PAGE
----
Tropical Time: The Garfield Park Conservatory brings rainforest to Indiana

Light filtered through the towering palm trees, banana trees, and other plants that formed a canopy over the cobbled path.

Orchids of all shapes, colors and varieties flowered closer to the ground. The sweet scent of flowers wafted on an artificial breeze. The sound of a soothing waterfall echoed through the room while koi fish lazily splashed on the surface.

Standing in the warmth of the Garfield Park Conservatory, it was easy to forget the thunderstorm swirling just outside the walls.

The Garfield Park Conservatory brings a touch of the tropics to Hoosiers year-round, with more than 100 plant species from Southeast Asia, Africa, Central and South America growing in a 10,000-square-foot greenhouse.

The south side conservatory has been in operation since 1954 with rainforest plants having grown over the past 25 years. But even with its location in Indianapolis’ oldest public park, it remains a hidden gem.

“The Conservatory has something for everyone. Some people find it a meditative and relaxing space. They come for the classical music, the cascading waterfall or the scent of tropical flowers. Others come to read their books or work remotely for a few hours,” said Jessica Helmbold, the conservatory’s naturalist and education coordinator. “Many come to escape the Indiana winter and return to summer for a while.”

Garfield Park was founded in 1873, originally with the design of a harness racing track. When the venture failed, Indianapolis bought the land and opened the city’s first public park.

A Victorian-style conservatory was built in 1914 by famed architect George Kessler, who combined the building with a formal sunken garden. The design envisaged a palm house, two model houses and a plant house.

From 1919 to 1990, the conservatory focused primarily on unique plant displays, Helmbold said.

“Fall could bring a display of mums, winter stars, spring tulips and lilies,” she said.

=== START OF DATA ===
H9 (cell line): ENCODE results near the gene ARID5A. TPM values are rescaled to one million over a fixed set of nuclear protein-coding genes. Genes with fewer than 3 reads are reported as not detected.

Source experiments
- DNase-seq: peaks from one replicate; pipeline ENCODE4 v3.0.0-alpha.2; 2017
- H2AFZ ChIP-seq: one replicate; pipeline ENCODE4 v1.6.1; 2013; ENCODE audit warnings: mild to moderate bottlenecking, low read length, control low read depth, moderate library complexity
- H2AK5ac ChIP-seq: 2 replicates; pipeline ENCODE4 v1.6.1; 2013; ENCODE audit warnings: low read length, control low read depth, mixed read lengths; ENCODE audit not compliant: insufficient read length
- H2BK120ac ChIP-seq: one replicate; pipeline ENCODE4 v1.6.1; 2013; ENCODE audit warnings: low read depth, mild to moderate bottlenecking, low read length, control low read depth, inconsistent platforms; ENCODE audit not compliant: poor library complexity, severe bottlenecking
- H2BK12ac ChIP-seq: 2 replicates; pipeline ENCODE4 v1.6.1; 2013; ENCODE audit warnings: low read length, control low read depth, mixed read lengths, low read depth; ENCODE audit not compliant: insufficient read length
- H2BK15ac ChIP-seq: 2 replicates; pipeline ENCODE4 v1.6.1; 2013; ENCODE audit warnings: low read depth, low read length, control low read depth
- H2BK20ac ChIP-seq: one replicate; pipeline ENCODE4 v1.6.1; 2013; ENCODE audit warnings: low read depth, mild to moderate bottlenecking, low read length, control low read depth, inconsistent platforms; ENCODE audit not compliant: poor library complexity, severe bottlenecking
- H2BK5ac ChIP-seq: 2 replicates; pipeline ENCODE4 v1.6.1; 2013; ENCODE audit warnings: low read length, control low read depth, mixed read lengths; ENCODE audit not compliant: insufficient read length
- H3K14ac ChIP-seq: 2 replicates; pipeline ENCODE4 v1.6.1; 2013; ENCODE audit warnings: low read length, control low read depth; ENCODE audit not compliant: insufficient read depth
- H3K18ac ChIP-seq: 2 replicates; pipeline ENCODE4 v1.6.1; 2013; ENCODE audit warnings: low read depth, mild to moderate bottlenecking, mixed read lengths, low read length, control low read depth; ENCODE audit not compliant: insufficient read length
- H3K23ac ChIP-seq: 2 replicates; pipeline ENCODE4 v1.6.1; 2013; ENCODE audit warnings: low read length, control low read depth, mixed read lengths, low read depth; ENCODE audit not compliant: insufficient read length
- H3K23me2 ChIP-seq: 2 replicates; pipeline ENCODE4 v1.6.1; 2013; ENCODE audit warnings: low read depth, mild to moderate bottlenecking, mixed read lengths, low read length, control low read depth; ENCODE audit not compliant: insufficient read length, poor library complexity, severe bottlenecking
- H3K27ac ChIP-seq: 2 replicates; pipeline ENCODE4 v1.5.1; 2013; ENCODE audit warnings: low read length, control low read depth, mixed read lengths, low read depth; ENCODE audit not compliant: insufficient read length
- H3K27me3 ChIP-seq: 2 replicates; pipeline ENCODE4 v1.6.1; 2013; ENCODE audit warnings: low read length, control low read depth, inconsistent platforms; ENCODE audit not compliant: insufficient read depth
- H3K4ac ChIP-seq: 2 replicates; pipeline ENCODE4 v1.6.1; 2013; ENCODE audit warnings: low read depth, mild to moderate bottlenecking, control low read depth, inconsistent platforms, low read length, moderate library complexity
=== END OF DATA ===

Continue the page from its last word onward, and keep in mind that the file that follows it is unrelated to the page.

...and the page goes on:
The first building was demolished in the 1950s and replaced by the existing glass and aluminum art deco structure. At the time, it was the country’s first all-aluminum, all-welded greenhouse.

In 1997 the entire park was renovated. The project included the introduction of a permanent rainforest theme in the conservatory. The conservatory is now home to a variety of plant species including palms, orchids, ferns, cacao, vanilla, bananas and coffee.

“The idea for the Tropics Collection was to provide people in the city of Indianapolis with a tropical getaway and a place to learn more about the rainforest without boarding a plane and flying thousands of miles,” said Helmbold.

Conservatory visitors enter a smaller pavilion atrium before entering the tropical main room. You can follow a loop trail in either direction where you will encounter rainforest plants from all over the world.

People can see pods growing on a cacao tree, the seeds of which are used to make chocolate. Bizarre-looking plants, such as the massively leafed elephant ear tree or the evil bismark palm, can be viewed up close as you pass by.

You can see unusual blooms, from the puffy blossoms of the powder puff tree to the delicate paper flower.

The conservatory’s staff of four, along with a team of 12 volunteers, water, control pests, and prune the various plants throughout the space.

“Our rainforest trees could be much taller than they are in the actual rainforest. However, since we are working with limited space, we have to adapt them to the space,” said Helmbold. “I like to think of it as ‘bonsai for the conservatory.'”

Displays placed along the trail provide information about the rainforest, e.g. B. how plants adapt to a competitive environment or how the forests are divided into layers – emerging, canopy, undergrowth and forest floor.

A poster describes the danger of deforestation in the rainforest and how Indiana people can support the forests.

“I love that we can teach school kids here in Indy about the rainforest, a place they may or may not ever travel to,” said Helmbold. “And while we’re not our native habitat, we interact with the rainforest in some way every day, so it’s important for children to know how their choices affect it.”